MSc Dietetics student Georgie Wood, recently presented her research paper on Disorders of Protein Metabolism at the British Inherited Metabolic Disorders Group (BIMDG) Annual Symposium. We’ve caught up with her recently to find out more about her project, how she got involved with metabolic disorders and how the conference boosted her self-confidence.
“I developed an interest in Metabolic Disorders when I was on one of my placements last year, I found the subject fascinating, and so when it came to deciding what to do for my dissertation, I was really keen to undertake a project in this area. Luckily for me, the university had contacts at Birmingham Women’s Hospital and the Children’s Hospital where there are many specialists’ research dietitians, who were keen to support two Dietetic students in undertaking projects within Metabolic Disorders.
In particular, my project has involved looking at the nutritional composition of special low protein foods available on prescription in the UK for patients with disorders of protein metabolism. I am still in the preliminary stages of research at the moment, however, the findings so far indicate that obtaining accurate and detailed nutritional information on special low protein foods is difficult. Full analysis, including a detailed micro-nutrient profile, fibre content, data for cooked and dried weights, is rarely available with these products.
The conference I attended was the British Inherited Metabolic Disorders Group (BIMDG) Annual Symposium. I submitted an abstract of my research so far to this group and was lucky enough to have my research accepted as both a poster and an oral presentation. I was incredibly excited to be given the opportunity to present my findings so far but I was also very nervous as this was the first time I have ever done anything like this. However, my supervisors at Birmingham Women’s and Children’s hospital were so unbelievably supportive. They worked with me in creating my poster and PowerPoint presentation and even helped prep me for my presentation on the Saturday before the conference.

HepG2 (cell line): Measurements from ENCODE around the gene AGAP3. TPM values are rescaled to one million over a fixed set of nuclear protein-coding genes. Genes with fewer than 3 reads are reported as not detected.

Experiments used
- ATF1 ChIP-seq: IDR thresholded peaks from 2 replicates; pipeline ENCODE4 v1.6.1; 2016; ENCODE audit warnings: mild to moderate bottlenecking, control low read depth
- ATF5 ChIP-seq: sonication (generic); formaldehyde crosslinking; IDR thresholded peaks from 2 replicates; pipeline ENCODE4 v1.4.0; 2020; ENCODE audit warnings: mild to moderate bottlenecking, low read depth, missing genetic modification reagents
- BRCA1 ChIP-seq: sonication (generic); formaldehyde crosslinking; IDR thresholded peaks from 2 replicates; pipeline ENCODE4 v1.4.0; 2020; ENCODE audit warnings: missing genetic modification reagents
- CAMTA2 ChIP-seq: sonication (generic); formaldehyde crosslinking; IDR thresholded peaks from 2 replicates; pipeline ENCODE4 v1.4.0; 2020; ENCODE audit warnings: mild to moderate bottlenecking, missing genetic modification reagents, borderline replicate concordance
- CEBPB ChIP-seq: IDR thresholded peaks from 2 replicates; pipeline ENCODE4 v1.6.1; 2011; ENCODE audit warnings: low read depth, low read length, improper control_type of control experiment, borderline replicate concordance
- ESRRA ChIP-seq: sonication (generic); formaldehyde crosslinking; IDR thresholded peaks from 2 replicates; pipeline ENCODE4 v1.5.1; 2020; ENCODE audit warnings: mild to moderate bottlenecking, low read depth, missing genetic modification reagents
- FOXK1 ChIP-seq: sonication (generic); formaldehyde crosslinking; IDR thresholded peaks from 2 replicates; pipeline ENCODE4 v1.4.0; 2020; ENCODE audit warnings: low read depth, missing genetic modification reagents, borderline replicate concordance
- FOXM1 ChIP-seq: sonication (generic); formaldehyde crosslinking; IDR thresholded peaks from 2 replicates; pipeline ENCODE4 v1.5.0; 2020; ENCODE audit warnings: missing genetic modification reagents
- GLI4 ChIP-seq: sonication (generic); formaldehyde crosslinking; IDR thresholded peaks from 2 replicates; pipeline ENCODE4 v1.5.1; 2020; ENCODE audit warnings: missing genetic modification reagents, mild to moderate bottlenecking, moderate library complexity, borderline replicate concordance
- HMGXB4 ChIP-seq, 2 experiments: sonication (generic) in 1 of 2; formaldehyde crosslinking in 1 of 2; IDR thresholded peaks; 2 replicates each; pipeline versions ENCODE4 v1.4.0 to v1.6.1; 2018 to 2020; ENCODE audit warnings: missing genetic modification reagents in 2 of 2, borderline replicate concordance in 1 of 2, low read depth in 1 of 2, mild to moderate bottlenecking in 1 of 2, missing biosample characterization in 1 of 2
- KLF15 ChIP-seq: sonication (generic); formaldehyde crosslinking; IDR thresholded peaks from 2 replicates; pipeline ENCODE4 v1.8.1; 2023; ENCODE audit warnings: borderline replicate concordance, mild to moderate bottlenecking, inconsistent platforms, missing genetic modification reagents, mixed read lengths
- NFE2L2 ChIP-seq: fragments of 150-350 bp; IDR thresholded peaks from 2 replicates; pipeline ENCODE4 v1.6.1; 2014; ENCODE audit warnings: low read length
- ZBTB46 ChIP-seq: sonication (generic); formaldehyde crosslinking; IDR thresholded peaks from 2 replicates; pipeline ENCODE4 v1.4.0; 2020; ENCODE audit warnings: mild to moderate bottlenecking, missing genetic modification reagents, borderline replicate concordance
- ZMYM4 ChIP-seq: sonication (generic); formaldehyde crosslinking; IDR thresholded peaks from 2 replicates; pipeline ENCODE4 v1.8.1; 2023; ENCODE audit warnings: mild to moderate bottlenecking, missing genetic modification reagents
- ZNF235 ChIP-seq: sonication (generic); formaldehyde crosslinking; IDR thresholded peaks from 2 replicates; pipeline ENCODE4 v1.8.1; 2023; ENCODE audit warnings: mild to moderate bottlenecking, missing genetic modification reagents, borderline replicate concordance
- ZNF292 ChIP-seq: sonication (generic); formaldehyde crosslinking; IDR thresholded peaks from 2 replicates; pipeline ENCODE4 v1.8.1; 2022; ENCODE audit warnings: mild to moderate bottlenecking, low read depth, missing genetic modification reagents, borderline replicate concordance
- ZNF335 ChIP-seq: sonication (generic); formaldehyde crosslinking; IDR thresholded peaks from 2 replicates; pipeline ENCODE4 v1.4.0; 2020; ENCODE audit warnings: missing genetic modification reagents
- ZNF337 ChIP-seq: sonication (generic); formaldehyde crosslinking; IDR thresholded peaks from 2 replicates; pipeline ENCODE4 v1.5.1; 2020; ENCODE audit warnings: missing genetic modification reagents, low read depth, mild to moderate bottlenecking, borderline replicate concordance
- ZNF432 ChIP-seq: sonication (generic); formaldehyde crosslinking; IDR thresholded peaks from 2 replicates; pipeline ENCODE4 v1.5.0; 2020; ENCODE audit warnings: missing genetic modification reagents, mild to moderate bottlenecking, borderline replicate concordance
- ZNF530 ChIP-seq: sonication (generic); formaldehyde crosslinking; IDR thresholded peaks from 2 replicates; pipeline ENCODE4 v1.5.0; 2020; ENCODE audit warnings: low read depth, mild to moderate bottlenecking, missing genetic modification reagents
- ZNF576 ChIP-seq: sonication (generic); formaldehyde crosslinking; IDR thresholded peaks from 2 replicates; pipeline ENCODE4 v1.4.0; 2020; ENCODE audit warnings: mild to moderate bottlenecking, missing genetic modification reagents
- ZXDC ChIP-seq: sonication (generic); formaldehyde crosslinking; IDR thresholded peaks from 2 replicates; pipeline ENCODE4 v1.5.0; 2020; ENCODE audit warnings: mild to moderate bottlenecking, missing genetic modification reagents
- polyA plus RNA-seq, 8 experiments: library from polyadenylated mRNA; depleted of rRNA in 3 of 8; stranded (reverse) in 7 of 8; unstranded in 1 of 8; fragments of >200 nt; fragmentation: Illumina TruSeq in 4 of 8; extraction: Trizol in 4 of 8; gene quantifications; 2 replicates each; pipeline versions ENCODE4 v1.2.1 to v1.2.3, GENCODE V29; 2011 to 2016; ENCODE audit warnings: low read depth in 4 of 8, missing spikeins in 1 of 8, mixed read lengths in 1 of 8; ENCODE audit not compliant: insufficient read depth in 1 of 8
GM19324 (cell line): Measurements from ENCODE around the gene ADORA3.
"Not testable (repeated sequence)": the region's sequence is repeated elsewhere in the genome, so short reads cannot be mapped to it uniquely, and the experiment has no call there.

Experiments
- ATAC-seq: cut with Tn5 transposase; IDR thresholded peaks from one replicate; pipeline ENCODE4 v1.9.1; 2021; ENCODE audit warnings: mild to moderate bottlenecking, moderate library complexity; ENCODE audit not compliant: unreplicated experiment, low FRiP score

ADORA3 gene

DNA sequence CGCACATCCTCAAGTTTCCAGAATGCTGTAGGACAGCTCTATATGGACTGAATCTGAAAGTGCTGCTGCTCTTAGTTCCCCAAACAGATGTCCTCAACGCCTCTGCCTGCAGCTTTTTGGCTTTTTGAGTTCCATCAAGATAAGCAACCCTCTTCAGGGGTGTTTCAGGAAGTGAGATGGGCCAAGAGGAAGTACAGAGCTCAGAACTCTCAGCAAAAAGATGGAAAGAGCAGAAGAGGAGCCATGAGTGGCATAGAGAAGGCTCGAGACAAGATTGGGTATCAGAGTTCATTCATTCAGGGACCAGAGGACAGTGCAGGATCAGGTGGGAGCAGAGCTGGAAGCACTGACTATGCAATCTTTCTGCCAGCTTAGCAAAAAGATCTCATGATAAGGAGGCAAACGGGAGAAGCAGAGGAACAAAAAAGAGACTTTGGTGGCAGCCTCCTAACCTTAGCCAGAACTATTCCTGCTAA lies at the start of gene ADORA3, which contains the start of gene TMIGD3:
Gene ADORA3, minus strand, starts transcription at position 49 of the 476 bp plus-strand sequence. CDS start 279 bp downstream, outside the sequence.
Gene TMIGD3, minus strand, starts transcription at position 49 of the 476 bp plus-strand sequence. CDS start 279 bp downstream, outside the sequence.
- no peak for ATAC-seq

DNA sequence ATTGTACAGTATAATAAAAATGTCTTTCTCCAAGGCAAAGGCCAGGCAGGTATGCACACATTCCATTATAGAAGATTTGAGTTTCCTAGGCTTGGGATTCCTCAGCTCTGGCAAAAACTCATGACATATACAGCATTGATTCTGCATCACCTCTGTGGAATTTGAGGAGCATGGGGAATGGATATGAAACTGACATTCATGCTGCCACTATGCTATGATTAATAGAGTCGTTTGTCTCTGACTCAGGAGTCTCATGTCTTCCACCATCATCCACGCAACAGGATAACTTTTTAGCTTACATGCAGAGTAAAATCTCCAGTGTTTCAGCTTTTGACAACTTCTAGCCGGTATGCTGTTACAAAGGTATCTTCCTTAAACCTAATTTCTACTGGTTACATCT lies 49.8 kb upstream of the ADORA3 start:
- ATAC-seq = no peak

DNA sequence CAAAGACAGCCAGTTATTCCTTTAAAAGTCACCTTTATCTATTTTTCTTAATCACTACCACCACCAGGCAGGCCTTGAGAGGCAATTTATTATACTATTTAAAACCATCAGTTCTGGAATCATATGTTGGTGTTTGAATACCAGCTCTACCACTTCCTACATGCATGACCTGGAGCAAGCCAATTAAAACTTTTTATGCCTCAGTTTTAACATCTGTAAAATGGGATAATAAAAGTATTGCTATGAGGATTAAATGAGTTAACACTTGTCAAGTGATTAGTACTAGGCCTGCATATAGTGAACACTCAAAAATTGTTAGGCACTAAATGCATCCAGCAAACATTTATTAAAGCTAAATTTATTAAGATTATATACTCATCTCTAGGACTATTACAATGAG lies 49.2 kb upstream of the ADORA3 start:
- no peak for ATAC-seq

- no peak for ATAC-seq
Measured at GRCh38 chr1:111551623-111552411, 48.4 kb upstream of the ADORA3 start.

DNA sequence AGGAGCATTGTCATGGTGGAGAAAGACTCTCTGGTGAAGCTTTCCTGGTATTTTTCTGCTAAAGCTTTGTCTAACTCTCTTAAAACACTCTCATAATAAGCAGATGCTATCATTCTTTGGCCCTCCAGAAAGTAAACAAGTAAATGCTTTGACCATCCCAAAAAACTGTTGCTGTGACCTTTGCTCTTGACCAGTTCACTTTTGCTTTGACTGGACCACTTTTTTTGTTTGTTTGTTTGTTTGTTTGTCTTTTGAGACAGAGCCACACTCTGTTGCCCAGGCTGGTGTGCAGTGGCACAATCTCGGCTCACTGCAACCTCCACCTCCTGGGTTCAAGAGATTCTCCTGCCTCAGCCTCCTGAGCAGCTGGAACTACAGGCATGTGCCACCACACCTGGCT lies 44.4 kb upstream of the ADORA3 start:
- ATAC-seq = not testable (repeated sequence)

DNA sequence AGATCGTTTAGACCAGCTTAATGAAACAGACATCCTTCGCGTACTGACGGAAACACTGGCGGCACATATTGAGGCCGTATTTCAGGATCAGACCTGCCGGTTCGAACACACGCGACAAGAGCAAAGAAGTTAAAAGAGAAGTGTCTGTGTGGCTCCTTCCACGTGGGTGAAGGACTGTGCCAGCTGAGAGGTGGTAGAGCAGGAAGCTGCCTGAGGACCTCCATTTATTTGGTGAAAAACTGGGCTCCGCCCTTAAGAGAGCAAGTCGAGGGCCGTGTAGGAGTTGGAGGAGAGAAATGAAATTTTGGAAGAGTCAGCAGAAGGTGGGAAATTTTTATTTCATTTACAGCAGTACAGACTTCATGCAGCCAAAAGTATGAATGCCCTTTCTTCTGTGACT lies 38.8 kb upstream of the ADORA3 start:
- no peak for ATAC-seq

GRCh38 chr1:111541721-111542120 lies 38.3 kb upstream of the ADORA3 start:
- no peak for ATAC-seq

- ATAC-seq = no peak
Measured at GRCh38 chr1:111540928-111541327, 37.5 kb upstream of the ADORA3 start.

Attending the conference and presenting all felt very surreal. I had a fantastic time and it was great to be able to network and learn from other dietitians and experts working in the field. This experience also helped to increase my confidence and has given me a bit more self-belief. It has definitely made me realise that you can achieve anything if you put your mind to it, put the work in and that practice always makes perfect. I have also learnt the importance of asking for help and support from your supervisors throughout this process, they are the experts in the field at the end of the day and are there to support you!
Additionally, it’s made me realise how important it is to undertake a project in an area that you are interested in. I find disorders of protein metabolism fascinating, which has kept my motivation levels high, keeping me on track with my project and increased my desire to contribute and present at conferences within this area. Finally, attending the BIMDG conference has taught me to never be afraid of stepping out of your comfort zone – I could have taken the easy option and had my supervisor present on my behalf, however I am so glad I faced the challenge as I have learnt so much from this experience.”
Interested in learning more?
You can learn more about metabolic disorders on our MSc Dietetics course.